Mary, Mary, Not Contrary – One Remarkable Lady

 Luke 1:35 And the angel answered her, “The Holy Spirit will come upon you, and the power of the Most High will overshadow you; therefore the child to be born[e] will be called holy—the Son of God…  38 And Mary said, “Behold, I am the servant[f] of the Lord; let it be to me according to your word.”  (English Standard Version)

Right in the middle of Luke Chapter 1 (verses 26-38) we are introduced to the remarkable young woman, Mary of Nazareth, who is to become the mother of the Savior of the world. We can’t help but be impressed by her faith and willingness to be obedient to God, despite the fact that much of her encounter with the angel, Gabriel, probably made little sense to her at all.

While I believe that many Roman Catholics overstate Mary’s importance and role in God’s plan of redemption, I believe that many non-Catholics underestimate her.  I find her faith and obedience to be on the same level as some of the other great heroes of the Bible, like Abraham, Joseph, Daniel and Ezekiel who were asked to make great sacrifices of faith and were blessed because of their obedience.

Mary is probably somewhere between 14 and 20 years old when Gabriel visits her. For the sake of argument, let’s make her 17.  She comes from a tiny, backwater town in the most remote province in the nation.  She is from the tribe of Judah, is engaged to a Carpenter named Joseph, also from Judah, and she is related, probably through her Mother’s family, to an elderly woman called, Elizabeth who is from the priestly line of Levi and is married to a priest, Zechariah (this will all be important later in our study, so take note). That, my friends, is pretty much all we know about Mary at this point.  We are about to learn, though, that this teenage hick from the sticks, is one of the all-time great heroes of faith.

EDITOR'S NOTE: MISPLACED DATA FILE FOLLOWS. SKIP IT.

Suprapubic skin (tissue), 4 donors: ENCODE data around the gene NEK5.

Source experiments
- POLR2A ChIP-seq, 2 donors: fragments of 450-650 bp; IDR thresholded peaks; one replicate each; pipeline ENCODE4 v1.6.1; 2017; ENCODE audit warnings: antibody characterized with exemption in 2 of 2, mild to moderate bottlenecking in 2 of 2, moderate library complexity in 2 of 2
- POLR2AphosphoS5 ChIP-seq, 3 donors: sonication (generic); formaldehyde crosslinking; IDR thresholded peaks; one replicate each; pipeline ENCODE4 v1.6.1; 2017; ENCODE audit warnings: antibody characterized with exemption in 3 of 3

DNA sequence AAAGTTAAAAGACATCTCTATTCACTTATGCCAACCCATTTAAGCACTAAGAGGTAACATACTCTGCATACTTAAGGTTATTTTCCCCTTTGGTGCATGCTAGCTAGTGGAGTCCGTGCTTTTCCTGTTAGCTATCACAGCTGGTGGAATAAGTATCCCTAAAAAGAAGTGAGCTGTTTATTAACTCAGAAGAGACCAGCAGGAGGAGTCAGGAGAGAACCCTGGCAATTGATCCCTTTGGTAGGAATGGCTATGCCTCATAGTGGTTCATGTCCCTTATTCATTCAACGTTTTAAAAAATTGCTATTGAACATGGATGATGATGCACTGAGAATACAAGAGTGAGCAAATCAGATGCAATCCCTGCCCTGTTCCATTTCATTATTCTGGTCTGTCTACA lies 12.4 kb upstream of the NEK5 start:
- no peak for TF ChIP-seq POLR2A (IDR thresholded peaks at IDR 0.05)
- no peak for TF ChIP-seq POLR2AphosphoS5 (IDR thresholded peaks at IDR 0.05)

As an aside, I believe that Mary was one of the original sources Luke uses in his research.  The first several chapters of the book, and then again some of the very personal information near the end, sound like they come from Mary’s perspective. If she was a middle teen when she the events of chapter 1 occurred, she would have been in her mid-seventies at the time Luke wrote his Gospel.

Alternatively, the source could easily be one of her other sons.  After all, two of her sons, James and Jude, were leaders in the early Church and even wrote books of the Bible.  They were not much younger than Jesus and would easily remember Mom’s stories about their older brother.

But I digress.  Let’s go back to Mary’s chat with Gabriel and see the signs of her great faith.  Let’s start with the fact that Gabriel greets her by calling her the ‘favored one’ (verse 28). Luke writes that this ‘troubled’ her.  She’s probably thinking, “I’m sorry Mr. Angel, but you have reached the wrong number.  You are in Nazareth; you are probably looking for another Mary, maybe in Jerusalem.  Mary’s a common name, it’s a mistake easily made.  No harm. No foul.  Enjoy the rest of your day and good luck finding that other girl.”

She’s also likely scared out of her mind.  I don’t know whether or not you know this, but Angels appearing to teenage girls in Nazareth was not an everyday occurrence. In fact, the last time it happened was…NEVER!